Making schools count

Here is an end of year note on matters of teaching and learning. The note could not have come at a better time. The Botswana Examination Council (BEC) has just awarded the 2021 PSLE candidates their grades. As usual schools have experienced mixed fortunes.

Some have fulfilled their dreams while others have been frustrated. Both parents and government are seeking answers especially from underachieving schools. All learners, thanks to automatic progression, are assured of a free passage to the next level.

However, parents of those underachieving children remain anxious about how their children will navigate academic hurdles ahead. The PSLE grades present an opportunity for accountability. Accountability knows no boundaries. It is a cross cutting exercise involving all parties from the central office, Regions/sub regions and schools. There is need to interrogate and interpret the quantitative data at hand. The big question is what is the story behind the grades? And what are the underlying factors behind the grades?

They say numbers never tell a lie. BEC scores speak volumes on a host of issues surrounding schools. Schools and oversight bodies could appraise their efforts in terms of Ward Heneveld and Helen Craig‘s model of school effectiveness. In their 1996 report, Craig and Heneveled identified four factors they deemed responsible for improved learning outcomes. The four critical areas are supporting inputs, school climate, enabling conditions and teaching and learning process. The life of school in our jurisdiction begins with mobilisation of supporting inputs. In this regard, the central office plays a leading role in provision of curricula, financial, human resources, textbooks and teacher development activities.

However, due to competing national priorities, it is becoming increasingly difficult for government to provide sufficient supplies. This has resulted in shortage of critical teaching inputs. Nonetheless, some innovative schools principals continue to develop external relations with the parents and the business world for purposes of resource mobilisation. Other school leaders have not been so lucky in securing external support and consequently experience hardships in running schools. A big opportunity exists in the supply of teachers. The country is endowed with highly trained teachers. The challenge, however, lies in managing and harnessing the existing talent and skills to raise improved instruction in schools. The system should devise a means of attracting and retaining a special breed of teachers psychologically prepared to bring their deepest selves to schools. Schools need teachers who are conscious of the fact that teaching is more than a job but a calling.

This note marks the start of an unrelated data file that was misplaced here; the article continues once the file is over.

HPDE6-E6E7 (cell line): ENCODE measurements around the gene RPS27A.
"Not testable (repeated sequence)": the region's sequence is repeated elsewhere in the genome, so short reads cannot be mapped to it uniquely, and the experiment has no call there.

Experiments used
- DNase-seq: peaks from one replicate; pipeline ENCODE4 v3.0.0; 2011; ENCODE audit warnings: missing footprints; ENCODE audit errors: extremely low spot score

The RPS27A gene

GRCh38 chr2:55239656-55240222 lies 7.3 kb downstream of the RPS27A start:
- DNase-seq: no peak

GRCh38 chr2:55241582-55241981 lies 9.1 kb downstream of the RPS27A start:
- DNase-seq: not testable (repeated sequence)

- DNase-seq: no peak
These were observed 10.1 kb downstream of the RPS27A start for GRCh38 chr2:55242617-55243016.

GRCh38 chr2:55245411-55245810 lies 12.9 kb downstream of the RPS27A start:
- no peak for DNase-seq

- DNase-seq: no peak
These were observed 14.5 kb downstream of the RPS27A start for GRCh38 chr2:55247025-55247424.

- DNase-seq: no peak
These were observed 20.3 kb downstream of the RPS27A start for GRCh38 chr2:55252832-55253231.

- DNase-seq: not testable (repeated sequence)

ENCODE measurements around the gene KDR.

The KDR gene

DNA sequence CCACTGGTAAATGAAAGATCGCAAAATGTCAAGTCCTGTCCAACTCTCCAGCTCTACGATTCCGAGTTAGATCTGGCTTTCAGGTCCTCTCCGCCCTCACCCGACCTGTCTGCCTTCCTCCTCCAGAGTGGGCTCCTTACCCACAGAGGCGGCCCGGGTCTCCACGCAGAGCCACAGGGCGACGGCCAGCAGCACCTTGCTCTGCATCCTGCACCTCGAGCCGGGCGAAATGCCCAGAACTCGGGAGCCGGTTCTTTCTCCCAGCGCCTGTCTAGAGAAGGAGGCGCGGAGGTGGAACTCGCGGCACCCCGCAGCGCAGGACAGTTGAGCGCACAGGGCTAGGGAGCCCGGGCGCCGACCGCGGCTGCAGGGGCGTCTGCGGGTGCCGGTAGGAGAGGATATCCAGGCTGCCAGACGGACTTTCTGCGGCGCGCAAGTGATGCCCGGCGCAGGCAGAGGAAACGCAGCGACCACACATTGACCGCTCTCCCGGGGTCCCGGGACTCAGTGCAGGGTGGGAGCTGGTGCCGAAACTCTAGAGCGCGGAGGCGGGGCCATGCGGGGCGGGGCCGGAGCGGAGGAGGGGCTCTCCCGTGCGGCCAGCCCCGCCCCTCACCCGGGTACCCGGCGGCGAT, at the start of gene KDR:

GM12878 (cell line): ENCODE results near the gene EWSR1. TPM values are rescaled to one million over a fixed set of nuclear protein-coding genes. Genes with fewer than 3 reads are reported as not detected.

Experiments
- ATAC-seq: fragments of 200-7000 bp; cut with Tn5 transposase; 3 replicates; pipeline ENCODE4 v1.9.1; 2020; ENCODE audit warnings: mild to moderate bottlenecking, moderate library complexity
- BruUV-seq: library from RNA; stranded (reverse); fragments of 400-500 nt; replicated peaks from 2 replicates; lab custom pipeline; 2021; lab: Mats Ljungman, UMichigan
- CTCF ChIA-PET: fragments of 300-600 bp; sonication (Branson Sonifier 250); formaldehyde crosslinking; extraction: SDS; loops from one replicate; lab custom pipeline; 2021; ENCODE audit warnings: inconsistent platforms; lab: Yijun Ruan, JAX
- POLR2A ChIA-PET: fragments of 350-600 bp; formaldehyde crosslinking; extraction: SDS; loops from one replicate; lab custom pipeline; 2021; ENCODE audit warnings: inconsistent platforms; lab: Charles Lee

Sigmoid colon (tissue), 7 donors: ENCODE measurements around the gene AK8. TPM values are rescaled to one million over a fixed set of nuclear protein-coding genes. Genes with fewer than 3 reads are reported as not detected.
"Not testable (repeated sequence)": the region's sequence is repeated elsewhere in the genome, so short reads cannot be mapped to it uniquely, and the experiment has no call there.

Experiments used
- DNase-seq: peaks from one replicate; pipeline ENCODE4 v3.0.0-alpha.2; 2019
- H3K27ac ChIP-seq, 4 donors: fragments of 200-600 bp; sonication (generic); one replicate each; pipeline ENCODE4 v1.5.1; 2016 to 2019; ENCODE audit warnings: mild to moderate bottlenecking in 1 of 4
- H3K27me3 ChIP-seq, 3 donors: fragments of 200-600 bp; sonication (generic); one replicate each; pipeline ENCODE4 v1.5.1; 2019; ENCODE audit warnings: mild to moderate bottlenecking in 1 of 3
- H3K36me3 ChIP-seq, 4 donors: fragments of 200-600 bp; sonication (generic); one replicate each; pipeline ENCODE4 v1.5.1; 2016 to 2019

The curricular too needs refining. Hitherto, schools have to contend with the long, overcrowded and content-based curriculum. If there are any lessons learnt from COVID-19 is that the ‘overweight’ curriculum cannot serve children well. COVID-19 has drastically reduced teacher-student contact time. To alleviate the situation, the central office should move with speed to trim the curriculum. Besides the central office, the school system requires a deep and soul-searching process. Schools cannot afford the luxury of losing their purpose and direction.

It should be noted that the school environment carries more weight than external factors in the teaching and learning process. An excellent teaching climate is masterminded from the office of the school principal. Therefore, all schools must not be found wanting on the leadership side of things. Building and sustaining a positive teaching climate, keeping order and discipline, ensuring appropriate resource allocation, raising the rigour of instruction and developing a package of rewards to motivate staff and learners fall within the jurisdiction of school principals. School principals should resist distractions, however powerful, that undermine teaching and learning.

There are instances where some school principals would always exploit any opportunity to be away from their schools. Schools where principals are often out don’t do well. Effective School principal always keeps their eyes fixated on the ball. Among other things, school principals should invest in instructional experts, communicate clear expectations, build external relations and actively encourage and support all learners to improve on their current performance.

Editor's Comment
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